Meanwhile, the opening of a second Suez canal in Egypt took place (6 August) with great fanfare and international support. The government aims to double the volume of shipping and more than double income by 2023, although detractors question whether the demand is there. Both the US and UK have focused on improving relations with Egypt and supporting economic growth and security as the country experiences disturbing numbers of terror incidents. Yet, troubling human rights abuses continue, with disappearances, extrajudicial killings and hundreds of people being given death penalties. Egypt is too large and too important to be allowed to fail but international actors walk a knife-edge in seeking to help and challenge Egypt in its all-round development.
One year after tens of thousands of Christians fled the advance of so-called Islamic State to Qaraqosh in Iraq, most remain displaced in refugee camps. There have been worrying reports, too, of Christians being forced from their homes and even killed in the Baghdad area. There have been some positive developments, however. In Erbil, Northern Iraq, the Chaldean Church announced plans to open the Catholic University of Erbil this autumn, with support from the Australian Catholic University. The university will be open to all, but will play a key role for dwindling Christian communities in the country.
In Syria, meanwhile, Christian-populated districts of the cities of Hama, Homs and Aleppo are experiencing fierce fighting and aerial bombardment as Syrian forces seek to retake areas from rebel Islamist groups. In the wake of Turkey’s renewed conflict with the Kurdish PKK, Syriac-Assyrian Christians in Syria also urged Turkey not to attack Kurdish groups which have been a bulwark against Islamic State. The risk is that Christians could be killed alongside Kurds in the aerial strikes and cross-border shelling. Please pray for the safety and health of Christians caught up in the various cross-fires, and for a cessation of conflicts.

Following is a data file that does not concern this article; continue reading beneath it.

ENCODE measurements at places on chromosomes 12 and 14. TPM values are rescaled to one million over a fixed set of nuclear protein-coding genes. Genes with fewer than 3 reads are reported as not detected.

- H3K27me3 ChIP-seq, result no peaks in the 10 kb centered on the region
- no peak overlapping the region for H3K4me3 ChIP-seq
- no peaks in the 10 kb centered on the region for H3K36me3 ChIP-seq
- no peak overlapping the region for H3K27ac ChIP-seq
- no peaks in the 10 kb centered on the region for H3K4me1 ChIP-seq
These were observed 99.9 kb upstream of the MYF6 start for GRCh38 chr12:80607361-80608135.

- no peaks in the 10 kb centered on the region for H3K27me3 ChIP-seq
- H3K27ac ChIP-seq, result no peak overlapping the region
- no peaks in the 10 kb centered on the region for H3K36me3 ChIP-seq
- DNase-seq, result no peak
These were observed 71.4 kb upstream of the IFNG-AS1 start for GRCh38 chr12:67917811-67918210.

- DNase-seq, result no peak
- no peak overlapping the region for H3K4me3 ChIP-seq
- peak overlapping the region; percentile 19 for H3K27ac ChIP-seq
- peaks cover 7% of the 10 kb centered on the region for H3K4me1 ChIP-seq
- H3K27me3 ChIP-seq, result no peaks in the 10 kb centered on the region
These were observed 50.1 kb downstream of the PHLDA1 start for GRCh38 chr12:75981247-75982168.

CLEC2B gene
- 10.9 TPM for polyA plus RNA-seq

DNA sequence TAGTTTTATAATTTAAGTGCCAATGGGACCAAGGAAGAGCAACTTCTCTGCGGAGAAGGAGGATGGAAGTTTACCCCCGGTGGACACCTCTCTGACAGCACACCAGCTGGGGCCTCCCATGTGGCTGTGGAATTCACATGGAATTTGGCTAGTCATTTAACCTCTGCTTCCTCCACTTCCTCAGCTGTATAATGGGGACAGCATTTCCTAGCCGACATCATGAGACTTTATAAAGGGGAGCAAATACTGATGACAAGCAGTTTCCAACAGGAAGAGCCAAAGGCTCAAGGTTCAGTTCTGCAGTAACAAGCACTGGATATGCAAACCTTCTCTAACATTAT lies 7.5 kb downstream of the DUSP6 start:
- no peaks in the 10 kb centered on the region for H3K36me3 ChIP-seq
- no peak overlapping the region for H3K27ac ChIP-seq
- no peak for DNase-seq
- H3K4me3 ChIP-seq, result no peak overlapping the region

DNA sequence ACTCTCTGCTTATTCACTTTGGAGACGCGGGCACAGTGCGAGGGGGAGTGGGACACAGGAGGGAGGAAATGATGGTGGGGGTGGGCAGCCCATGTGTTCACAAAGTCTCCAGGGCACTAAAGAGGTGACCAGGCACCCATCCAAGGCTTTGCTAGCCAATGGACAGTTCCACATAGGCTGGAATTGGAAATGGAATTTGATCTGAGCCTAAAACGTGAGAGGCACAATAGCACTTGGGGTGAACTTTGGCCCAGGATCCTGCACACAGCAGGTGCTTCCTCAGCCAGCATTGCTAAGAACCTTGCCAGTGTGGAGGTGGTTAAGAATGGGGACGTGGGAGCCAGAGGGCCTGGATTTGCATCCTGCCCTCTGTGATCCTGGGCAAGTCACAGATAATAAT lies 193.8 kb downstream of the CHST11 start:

In Sudan, two Christian Pastors, Yat Michael and Peter Yan Reith were acquitted of crimes that included spying and crimes against the state – offences which could have led to the death penalty. Thousands internationally had prayed for their release.
In Iran, the news of the nuclear enrichment deal has not lessened the restrictions on Christians. However, there was good news for two imprisoned believers. Pastor Farshid Fathi, jailed since 2010, was told he will be released in December. Elam ministries said it joined Farshid’s family “in praising God for this development, and for those who have made it possible.” Please pray for Farshid’s final months in prison and that the release will happen. Meanwhile, Alireza Seyyedian, (whom we mentioned in June), was freed on 27 July after serving three and a half years.
The work of SAT-7 TÜRK channel in Turkey continues to bear positive fruit. An interesting example has been the story of an ancient church building that went on sale for US $1million. SAT-7 TÜRK made the story public and raised serious questions as to how the vendor came to be the owner and how the derelict building should be protected. The report was subsequently covered widely in the Turkish media and local authorities began an investigation into the sale and into how the church can be restored.